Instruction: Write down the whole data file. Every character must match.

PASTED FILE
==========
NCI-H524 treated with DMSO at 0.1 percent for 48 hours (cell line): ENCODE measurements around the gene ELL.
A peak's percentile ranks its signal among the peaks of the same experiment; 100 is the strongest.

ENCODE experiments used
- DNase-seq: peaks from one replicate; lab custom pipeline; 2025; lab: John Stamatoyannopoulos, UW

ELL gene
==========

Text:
NCI-H524 treated with DMSO at 0.1 percent for 48 hours (cell line): ENCODE measurements around the gene ELL.
A peak's percentile ranks its signal among the peaks of the same experiment; 100 is the strongest.

ENCODE experiments used
- DNase-seq: peaks from one replicate; lab custom pipeline; 2025; lab: John Stamatoyannopoulos, UW

ELL gene